ACA is the safety net we need... to protect
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Before COVID-19, 28 million Americans had no health insurance, and health care costs were a factor in two out of three bankruptcies. So how bad could it get during a pandemic? That depends on how well our Medicaid and Affordable Care Act (ACA) safety net holds.

COVID-19 layoffs could cost 27 million Americans their employer-sponsored health insurance (ESI). The good news? Eight out of 10 would be eligible for Medicaid or the ACA. We just need to make it easy for them to enroll. The bad news? President TrumpDonald John TrumpBiden says his faith is 'bedrock foundation of my life' after Trump claim Coronavirus talks on life support as parties dig in, pass blame Ohio governor tests negative in second coronavirus test MORE cut ACA enrollment assistance by 84 percent. In March, he refused to reopen ACA enrollment. And he recently sued to overturn the ACA altogether. Meanwhile, Republican governors in 13 states refuse to expand Medicaid, putting 4.5 million Americans at unnecessary risk.

Despite years of budget cuts and obstruction from Republicans, nearly 20 million Americans are enrolled in the ACA. It has given small businesses more bargaining power, increased worker productivity and mobility, and invested in preventive care that will reduce the long-term cost of chronic conditions like diabetes and heart disease. Its market-based reforms helped reduce spending on Medicaid by 21.5 percent, Medicare by 18.2 percent, and private health insurance by 6.1 percent (compared to projections made pre-ACA). It’s not perfect, but it’s progress.

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Buying insurance through the ACA is complicated, like everything else in health care. That’s why the ACA funded toll-free customer service lines, enrollment drives, and local, in-person assistance. Trump cut annual enrollment assistance for federal marketplace navigators from $63 million to $10 million. Today, out of the 32 states that operate federal marketplaces, seven offer no access to navigator assistance in the majority of their counties. Four states offer no in-person support whatsoever. And Utah no longer receives any funding for navigators.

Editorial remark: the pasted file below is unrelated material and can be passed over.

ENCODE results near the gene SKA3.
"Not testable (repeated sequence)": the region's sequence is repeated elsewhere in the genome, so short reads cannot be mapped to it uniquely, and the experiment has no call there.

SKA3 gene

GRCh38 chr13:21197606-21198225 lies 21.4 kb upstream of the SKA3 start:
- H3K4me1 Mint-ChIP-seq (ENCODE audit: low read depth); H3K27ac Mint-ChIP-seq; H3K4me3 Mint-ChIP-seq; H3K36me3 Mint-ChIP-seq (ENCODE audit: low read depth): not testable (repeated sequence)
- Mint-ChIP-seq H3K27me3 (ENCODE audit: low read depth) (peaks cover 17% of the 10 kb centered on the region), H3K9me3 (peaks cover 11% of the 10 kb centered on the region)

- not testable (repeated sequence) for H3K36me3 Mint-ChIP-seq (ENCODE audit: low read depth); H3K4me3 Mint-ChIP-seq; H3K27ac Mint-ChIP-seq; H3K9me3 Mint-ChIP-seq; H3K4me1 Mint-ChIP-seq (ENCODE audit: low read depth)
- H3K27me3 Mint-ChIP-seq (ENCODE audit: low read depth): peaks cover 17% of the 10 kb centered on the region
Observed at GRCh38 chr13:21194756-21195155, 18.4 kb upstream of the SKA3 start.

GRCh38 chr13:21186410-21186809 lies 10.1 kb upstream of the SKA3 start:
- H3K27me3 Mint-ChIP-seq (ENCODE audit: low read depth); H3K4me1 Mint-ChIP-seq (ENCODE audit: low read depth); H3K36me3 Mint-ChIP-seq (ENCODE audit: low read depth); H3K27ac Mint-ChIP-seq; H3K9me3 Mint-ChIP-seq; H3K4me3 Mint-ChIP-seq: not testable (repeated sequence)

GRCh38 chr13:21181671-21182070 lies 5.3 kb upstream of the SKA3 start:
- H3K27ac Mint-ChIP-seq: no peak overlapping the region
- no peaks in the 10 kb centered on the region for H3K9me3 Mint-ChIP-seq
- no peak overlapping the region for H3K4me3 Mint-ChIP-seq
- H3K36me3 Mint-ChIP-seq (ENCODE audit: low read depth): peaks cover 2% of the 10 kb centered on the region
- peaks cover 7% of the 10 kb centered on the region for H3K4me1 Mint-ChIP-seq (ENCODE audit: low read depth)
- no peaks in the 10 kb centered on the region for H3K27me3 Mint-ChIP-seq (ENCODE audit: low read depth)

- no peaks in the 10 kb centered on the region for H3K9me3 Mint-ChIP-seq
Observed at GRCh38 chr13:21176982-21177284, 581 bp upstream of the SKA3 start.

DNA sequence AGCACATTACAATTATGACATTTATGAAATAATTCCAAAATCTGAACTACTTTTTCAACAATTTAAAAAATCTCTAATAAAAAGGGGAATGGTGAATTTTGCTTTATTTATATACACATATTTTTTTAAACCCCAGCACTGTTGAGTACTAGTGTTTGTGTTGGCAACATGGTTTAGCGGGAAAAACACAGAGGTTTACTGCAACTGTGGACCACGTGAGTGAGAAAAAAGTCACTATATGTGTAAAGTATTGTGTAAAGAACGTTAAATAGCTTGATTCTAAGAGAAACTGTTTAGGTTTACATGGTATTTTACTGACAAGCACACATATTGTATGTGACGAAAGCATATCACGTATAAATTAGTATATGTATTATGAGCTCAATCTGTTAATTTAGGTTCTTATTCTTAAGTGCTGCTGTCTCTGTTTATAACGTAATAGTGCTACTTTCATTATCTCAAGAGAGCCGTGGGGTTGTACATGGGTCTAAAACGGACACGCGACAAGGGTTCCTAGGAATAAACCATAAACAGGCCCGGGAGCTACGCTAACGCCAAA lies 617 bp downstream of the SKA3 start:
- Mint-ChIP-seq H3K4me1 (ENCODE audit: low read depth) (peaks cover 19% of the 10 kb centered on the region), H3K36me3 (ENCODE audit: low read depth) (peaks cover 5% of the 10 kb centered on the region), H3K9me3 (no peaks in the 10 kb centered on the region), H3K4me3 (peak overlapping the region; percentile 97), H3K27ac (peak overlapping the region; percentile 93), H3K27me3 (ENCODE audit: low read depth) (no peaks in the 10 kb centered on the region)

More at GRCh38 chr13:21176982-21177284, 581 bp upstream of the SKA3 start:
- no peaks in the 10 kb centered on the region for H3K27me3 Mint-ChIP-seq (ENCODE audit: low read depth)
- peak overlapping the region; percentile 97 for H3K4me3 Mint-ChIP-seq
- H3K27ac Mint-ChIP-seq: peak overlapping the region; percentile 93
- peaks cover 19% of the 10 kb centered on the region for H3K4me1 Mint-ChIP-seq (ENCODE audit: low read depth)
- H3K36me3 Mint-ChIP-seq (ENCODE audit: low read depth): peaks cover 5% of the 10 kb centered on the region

The ACA initially extended Medicaid to cover low-income workers who couldn’t afford to buy insurance from the ACA marketplace, with the federal government footing nearly all of the bill. Today, the federal government covers 90 percent of costs and the worker’s state pays 10 percent. When Republicans sued to overturn the ACA, the Supreme Court ruled that states could opt-out of this deal. The New England Journal of Medicine found when a state spends 10 cents to provide a dollar of health care to its neediest citizens, it can save money by reducing other health care costs. And some cases, cost savings outweigh any increases in state spending. Yet 13 states continue to opt-out. Before COVID-19, about 2.5 million Americans living in those states were left behind. With COVID-19 layoffs, another 1.9 million Americans could join them.

For years, Republicans have proposed to cap federal health care spending and switch from direct payments to block grants, shifting the risk of rising health care prices to states. They argue states can produce better results at lower cost. COVID-19 increases the risk of this arrangement for states in three mutually reinforcing ways. The pandemic is increasing emergency health care costs. Corporate layoffs are pushing families off ESI. And the cost of a vaccine and new treatment for COVID-19, when they are ready, is likely to be high.

You’d think Trump and Republicans in Congress would rethink their position. They haven’t. Last month, Trump sued to eliminate the ACA’s premium subsidies, Medicaid expansion, and protections for preexisting conditions. He has yet to present a plan to replace the ACA.

At a recent Business Forward briefing, Larry Levitt, executive vice president of health policy at the Kaiser Family Foundation, told business leaders: “One big difference between this recession and all previous recessions is that the ACA is there as a safety net for people losing their job-based health insurance. It’s an important safety net, but also, an imperfect one…” It’s time for Republicans to help repair the safety net instead of pulling it away.

Jim Doyle is President of Business Forward, a bipartisan network of more than 100,000 entrepreneurs, investors, small business owners, and executives working end gridlock in Washington.